Dare County reported a second single-day record 16 COVID-19 cases today, 10 of them nonresidents, according to the Dept. of Health and Human Services dashboard. The previous 16-case day was July 1.
There have been two days on which the DCDHHS reported 15 cases, both in July.
The total number of people who have tested positive for COVID-19 in Dare County is now 331, 184 residents and 147 nonresidents.
The latest 16 cases cover all age groups: one is age 17 or younger; four are between ages 18 and 24; five are between ages 25 and 49; three are between 50 and 64; and three are 65 or older.
According to the DCDHHS’s “July 2020 Numbers” for today, there is one Dare County resident in each age category, and all are female.
On Sunday, the DCDHHS reported two new COVID-19 cases, after a 12-case-report day on Saturday. One of the two Sunday cases is a female resident between the ages of 50 and 64 who is hospitalized.
Dr. Sheila Davies, director of the DCDHHS, has previously reported that most of the people diagnosed with COVID-19 locally have experienced only mild symptoms. It is rare that an infected person has been hospitalized, making Sunday’s case noteworthy.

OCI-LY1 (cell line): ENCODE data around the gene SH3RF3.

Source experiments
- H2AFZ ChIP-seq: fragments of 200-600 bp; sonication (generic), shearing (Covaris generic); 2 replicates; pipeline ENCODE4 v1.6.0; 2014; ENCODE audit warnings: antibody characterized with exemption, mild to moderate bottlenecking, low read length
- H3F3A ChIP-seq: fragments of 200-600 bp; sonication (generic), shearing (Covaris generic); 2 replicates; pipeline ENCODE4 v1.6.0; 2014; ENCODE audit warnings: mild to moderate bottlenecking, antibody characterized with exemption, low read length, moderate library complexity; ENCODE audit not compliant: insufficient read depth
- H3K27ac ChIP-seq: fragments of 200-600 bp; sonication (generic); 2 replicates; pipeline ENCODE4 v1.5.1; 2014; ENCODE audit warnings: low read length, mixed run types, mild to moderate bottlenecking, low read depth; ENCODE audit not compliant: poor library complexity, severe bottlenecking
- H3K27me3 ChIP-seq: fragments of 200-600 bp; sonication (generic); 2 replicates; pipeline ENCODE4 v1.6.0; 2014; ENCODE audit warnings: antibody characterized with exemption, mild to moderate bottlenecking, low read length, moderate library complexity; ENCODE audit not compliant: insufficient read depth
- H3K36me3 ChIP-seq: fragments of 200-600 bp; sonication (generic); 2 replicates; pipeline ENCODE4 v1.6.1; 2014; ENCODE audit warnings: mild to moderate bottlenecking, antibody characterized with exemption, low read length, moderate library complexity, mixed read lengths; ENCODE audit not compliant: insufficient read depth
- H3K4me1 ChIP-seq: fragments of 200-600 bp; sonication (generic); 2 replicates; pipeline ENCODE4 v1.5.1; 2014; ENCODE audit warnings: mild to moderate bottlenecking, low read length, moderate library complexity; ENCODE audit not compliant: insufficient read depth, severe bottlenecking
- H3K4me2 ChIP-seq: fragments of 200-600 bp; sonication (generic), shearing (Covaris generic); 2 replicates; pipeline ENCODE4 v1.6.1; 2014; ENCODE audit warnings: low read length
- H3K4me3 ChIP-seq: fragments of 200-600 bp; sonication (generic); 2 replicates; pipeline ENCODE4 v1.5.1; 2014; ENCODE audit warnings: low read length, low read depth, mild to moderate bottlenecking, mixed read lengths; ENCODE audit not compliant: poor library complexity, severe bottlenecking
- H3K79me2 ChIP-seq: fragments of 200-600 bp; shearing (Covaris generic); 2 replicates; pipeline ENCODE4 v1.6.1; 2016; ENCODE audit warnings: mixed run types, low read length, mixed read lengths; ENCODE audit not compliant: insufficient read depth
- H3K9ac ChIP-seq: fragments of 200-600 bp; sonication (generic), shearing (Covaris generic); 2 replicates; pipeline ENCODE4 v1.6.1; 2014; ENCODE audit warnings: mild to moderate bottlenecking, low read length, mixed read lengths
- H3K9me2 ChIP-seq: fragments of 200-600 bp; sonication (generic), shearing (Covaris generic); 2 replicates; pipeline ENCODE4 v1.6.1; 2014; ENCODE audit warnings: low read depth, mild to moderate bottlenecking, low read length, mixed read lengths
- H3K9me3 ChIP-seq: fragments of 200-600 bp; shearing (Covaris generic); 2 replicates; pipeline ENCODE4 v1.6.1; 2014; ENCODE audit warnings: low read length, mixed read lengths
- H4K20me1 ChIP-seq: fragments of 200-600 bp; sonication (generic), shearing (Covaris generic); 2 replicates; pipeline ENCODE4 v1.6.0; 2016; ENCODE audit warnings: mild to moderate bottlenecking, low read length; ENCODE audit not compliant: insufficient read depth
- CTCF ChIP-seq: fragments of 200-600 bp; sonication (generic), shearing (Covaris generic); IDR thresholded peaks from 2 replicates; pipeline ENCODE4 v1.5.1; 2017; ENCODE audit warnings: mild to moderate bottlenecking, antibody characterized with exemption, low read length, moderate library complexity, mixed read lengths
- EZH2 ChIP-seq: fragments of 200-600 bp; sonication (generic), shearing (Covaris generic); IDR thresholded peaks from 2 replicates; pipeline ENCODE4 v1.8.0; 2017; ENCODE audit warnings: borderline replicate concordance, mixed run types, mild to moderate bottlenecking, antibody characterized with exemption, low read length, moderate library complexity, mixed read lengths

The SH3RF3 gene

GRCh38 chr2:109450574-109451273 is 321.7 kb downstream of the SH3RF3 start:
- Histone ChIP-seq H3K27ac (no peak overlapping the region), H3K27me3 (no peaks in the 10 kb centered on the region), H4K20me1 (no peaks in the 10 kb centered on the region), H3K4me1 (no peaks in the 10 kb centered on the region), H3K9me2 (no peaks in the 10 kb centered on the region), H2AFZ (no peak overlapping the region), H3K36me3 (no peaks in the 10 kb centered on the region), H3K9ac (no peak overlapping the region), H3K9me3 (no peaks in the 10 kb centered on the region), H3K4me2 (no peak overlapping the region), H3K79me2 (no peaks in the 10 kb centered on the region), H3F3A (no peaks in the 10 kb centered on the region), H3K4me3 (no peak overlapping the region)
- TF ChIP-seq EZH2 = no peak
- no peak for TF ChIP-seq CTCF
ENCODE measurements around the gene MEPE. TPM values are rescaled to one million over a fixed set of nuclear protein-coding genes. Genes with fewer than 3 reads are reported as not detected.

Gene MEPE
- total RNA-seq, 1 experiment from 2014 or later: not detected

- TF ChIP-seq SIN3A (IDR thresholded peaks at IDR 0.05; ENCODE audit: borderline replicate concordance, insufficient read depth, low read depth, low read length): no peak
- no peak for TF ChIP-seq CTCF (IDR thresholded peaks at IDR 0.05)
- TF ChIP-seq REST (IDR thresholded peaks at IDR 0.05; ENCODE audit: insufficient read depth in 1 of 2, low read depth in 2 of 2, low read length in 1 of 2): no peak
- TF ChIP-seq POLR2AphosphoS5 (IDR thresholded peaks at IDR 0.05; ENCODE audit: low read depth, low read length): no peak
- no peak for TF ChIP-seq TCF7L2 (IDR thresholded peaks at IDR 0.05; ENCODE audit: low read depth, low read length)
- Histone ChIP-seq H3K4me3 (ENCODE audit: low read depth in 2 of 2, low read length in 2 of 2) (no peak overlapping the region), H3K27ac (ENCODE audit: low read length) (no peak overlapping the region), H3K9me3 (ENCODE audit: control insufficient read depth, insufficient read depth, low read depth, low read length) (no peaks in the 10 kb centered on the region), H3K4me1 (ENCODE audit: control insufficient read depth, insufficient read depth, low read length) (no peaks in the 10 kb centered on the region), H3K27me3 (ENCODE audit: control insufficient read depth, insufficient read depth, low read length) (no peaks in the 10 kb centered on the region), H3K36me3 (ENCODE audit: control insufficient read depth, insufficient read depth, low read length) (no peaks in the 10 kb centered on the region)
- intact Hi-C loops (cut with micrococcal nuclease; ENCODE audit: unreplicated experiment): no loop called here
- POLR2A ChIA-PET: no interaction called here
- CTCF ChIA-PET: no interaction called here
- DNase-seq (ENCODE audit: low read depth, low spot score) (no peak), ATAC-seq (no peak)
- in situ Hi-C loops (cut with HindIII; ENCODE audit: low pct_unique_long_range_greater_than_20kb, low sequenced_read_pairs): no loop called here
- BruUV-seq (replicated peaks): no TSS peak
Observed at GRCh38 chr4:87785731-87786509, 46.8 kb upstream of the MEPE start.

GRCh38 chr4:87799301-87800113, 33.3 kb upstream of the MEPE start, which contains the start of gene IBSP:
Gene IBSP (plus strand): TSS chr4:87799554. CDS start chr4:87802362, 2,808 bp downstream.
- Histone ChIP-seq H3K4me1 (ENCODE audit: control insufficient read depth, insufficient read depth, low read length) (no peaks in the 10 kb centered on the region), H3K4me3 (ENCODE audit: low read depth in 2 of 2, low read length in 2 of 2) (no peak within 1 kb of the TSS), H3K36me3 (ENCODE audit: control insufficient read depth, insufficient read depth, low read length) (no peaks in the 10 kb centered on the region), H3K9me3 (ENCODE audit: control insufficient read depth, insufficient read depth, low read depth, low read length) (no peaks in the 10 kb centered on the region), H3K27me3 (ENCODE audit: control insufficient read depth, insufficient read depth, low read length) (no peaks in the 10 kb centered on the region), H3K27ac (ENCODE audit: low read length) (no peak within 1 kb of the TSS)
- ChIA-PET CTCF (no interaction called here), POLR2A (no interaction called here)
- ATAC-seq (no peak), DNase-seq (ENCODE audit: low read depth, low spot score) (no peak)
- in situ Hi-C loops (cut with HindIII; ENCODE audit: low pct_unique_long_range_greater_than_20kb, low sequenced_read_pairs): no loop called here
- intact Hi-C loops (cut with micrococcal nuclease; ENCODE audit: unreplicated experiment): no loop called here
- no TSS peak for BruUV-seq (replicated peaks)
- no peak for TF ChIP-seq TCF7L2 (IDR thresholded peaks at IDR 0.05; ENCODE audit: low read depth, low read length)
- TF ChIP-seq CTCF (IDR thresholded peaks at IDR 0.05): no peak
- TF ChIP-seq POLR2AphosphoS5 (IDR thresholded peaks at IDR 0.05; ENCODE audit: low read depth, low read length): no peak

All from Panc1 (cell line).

Four of the people who tested positive for COVID-19 in Saturday’s report were age 17 or under. The majority of them—seven—were between the ages of 25 and 49. This is the age group that is driving the continued spread of the coronavirus in our country and preventing progress in our economic, educational, and social reopening.
The residents who tested positive today for COVID-19 are in home isolation, while all of the nonresidents transferred to their home counties for isolation.
The Beacon used to report individually on the transmission details of all COVID-19 cases, including how a person acquired the infection—whether by direct contact or by presumed community spread—and where a person acquired it. We decided recently to curtail such elaboration and give more general reports.
Over the weekend, however, a reader contacted us to inquire about how many of the nonresidents who tested positive for COVID-19 in Dare County acquired the virus outside of the area, then got diagnosed here. We will make a point of reporting on this occurrence in the future.
Dr. Davies always indicates in her Tuesday and Friday case updates whether people acquired the virus locally or outside of the area, but she does not name locations.
Since Dr. Davies’s Friday update, 30 new COVID-19 cases have been diagnosed in Dare County.
Ann G. Sjoerdsma, 7/27/20